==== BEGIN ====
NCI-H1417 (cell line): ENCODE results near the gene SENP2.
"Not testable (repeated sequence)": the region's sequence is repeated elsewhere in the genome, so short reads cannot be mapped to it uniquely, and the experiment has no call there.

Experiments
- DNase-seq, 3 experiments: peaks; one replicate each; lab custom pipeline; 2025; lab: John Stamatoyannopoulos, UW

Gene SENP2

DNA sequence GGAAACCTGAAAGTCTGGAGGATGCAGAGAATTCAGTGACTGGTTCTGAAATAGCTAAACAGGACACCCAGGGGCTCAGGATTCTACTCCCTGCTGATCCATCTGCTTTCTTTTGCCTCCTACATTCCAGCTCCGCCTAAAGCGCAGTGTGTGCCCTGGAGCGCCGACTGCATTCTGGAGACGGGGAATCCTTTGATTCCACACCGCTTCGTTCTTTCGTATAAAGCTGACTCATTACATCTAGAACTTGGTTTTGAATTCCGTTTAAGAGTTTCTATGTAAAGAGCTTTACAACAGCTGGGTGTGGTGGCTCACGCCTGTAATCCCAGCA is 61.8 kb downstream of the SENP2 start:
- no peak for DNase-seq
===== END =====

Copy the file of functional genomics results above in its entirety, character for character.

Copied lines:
NCI-H1417 (cell line): ENCODE results near the gene SENP2.
"Not testable (repeated sequence)": the region's sequence is repeated elsewhere in the genome, so short reads cannot be mapped to it uniquely, and the experiment has no call there.

Experiments
- DNase-seq, 3 experiments: peaks; one replicate each; lab custom pipeline; 2025; lab: John Stamatoyannopoulos, UW

Gene SENP2

DNA sequence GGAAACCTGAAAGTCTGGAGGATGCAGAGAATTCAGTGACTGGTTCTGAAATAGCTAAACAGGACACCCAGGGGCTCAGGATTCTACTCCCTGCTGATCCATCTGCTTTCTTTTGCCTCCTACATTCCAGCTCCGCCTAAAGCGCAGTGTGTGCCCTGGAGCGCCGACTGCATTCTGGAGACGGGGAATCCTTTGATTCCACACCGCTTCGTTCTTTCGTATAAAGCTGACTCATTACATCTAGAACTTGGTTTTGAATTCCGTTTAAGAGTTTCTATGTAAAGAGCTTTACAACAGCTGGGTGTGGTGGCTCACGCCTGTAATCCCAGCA is 61.8 kb downstream of the SENP2 start:
- no peak for DNase-seq